Figuring Ways To Save The Stadium
Aloha Stadium greets us with aloha each morning when my husband and I wake up. To us, it’s a most beloved site almost an extension of our home situated about a mile up in Aiea Heights.
When Mainland friends and family visit, they inevitably gaze from our lanai with delight at the iconic “bowl” of a structure.
“Is that the stadium the Pro Bowl is played in?” is the usual excited query, often relating a fond memory of a matchup they’ve seen on TV.
The view also packs a one-two punch.
Just beyond, a backdrop to the stadium, lies dazzling Pearl Harbor in which rests two of our nation’s most famous and honored historic sites, the Arizona Memorial and the battleship USS Missouri.
Our house is an old former sugar plantation cottage. Before we moved in, it had been a rental and was in pretty bad shape, with dry rot and termite damage throughout. So in 1984, we had to make a decision: Tear it down and build something new or remodel.
A twinge of historical nostalgia compelled us to the latter, ultimately retaining most of its original footprint as well as materials. We’ve always called it “the house that love built” for our love of this location as well as each other.
A similar decision is looming for Aloha Stadium, which originally cost $37 million to build and officially opened in September 1975, almost 40 years ago. The stadium, a yearly source of maintenance needs, is in jeopardy because of money or lack thereof.
Reminder: Hawaii is ranked in the top five of our 50 states in the worst financial pits. No matter what rosy predictions are fed to taxpayers, the state can’t pay its unfunded liabilities, specifically state retirees’ health care benefits promised by politicians who committed a crime against taxpayers.
Therefore, to meet promises that should never have been made, taxes and fees will be raised, money will be borrowed and structures such as Aloha Stadium might be no more.
Ironically, if some legislators have their way, it just may end up as the ultimate “swap meet” item.
Granted, Aloha Stadium is a money-pit conundrum. With no money set aside, how do we fund repairs, much needed extra women’s restrooms, not to mention the VIP goodies needed to attract a Super Bowl and at least keep the Pro Bowl?
Some legislators believe the 10-story-high stadium deserves the proverbial wrecking ball. Then the state-owned land could be leased to retail developers. In other words, build a big shopping mall and maybe some condos and a hotel on the site.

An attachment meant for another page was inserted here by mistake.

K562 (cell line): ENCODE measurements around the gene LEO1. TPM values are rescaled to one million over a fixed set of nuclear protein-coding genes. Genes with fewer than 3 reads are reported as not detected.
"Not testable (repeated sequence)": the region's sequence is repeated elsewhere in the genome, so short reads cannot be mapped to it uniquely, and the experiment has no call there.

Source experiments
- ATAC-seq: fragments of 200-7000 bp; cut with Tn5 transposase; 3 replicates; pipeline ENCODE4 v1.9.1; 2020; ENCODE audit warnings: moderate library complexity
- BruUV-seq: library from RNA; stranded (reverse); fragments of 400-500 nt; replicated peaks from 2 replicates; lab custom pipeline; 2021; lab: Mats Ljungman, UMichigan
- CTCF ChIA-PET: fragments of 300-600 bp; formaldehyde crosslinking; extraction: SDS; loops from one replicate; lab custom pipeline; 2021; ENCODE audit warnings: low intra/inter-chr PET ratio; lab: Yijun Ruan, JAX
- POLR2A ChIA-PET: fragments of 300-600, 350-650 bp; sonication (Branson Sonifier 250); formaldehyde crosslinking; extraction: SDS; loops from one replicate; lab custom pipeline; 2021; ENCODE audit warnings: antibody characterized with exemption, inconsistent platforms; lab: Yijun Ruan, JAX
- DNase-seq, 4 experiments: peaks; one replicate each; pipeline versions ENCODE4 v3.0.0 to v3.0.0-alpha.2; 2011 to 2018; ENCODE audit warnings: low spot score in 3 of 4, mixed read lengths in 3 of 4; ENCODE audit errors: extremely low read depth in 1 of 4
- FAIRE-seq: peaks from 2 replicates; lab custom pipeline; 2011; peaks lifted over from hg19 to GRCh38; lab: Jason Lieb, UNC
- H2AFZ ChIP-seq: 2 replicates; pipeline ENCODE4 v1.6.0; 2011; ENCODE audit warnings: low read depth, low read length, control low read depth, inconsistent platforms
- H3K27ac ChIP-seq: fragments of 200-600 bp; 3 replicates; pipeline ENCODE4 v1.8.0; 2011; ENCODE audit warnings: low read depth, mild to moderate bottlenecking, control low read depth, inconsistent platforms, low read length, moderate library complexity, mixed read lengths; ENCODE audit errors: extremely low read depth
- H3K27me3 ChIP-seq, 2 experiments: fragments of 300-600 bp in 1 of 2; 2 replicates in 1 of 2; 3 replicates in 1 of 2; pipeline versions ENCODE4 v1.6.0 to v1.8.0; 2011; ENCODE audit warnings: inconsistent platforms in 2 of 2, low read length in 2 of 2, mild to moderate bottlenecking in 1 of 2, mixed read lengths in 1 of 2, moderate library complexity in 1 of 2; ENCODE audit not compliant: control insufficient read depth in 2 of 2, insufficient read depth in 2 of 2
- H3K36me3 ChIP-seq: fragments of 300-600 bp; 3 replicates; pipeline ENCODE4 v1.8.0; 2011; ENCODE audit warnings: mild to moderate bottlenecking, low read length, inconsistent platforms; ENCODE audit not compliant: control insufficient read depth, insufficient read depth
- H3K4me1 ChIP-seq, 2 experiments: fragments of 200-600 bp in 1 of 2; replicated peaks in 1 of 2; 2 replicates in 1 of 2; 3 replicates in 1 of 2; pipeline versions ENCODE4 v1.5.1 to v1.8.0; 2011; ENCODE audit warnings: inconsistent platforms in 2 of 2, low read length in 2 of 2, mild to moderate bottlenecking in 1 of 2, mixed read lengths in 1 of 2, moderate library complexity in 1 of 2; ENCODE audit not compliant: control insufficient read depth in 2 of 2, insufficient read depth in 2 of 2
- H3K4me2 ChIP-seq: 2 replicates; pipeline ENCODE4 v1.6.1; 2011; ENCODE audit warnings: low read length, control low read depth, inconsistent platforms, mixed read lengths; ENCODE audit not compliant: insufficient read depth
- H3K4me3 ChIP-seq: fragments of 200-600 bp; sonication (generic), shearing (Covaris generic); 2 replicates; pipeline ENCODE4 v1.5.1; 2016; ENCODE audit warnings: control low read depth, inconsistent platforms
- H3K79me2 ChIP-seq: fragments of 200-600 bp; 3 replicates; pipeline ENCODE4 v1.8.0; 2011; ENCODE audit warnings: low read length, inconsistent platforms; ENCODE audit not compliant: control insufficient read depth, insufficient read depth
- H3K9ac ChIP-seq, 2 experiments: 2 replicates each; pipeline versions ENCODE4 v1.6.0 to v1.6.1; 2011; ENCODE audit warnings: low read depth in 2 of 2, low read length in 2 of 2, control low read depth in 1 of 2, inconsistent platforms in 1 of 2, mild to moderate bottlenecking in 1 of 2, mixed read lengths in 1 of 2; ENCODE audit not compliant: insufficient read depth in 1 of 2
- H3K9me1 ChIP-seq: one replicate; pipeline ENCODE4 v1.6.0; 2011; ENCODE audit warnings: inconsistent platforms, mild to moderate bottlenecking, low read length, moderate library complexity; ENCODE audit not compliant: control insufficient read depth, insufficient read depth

And, perhaps, if private funding could be found, build another more modern stadium elsewhere.
But why tear down something of both nostalgic and potential revenue value?
Especially when it would be an either/or with a new stadium taking years to complete?
A Hawaiian Airlines sponsorship afforded Aloha Stadium’s Field Turf, so why not look to major sponsors to fund the current stadium’s need and wish list?
I say privatize and give up control of this facility like other Mainland cities have done successfully.
The at-first-controversial Cowboy Stadium in Arlington, Texas, completed in 2009, has become the gold standard in innovative design and management.
Not that Hawaii needs a $1.2 billion structure like Cowboy’s owner Jerry Jones built, but with creativity and a big thinker mind-set, Aloha Stadium could be reborn into a huge attraction for all kinds of events not just football and a money-maker, not a fiscal drain.
Jones, with his business acumen, has, through inventive revenue streams, created the most financially successful NFL franchise in the league.
I say call in some successful entrepreneurs like, say, Donald Trump, who obviously thinks Hawaii is worth the investment, and brainstorm ways to not just save Aloha Stadium, but make it into something grand.
With tourism our main source of revenue, a wellthought-out stadium could become another destination next to Pearl Harbor, even house a museum and art gallery. The location is central, ideal for the majority of islanders.
Forget the eyesore, money-draining, limiteduse $5 billion rail and let’s hang onto the “stadium that aloha built.”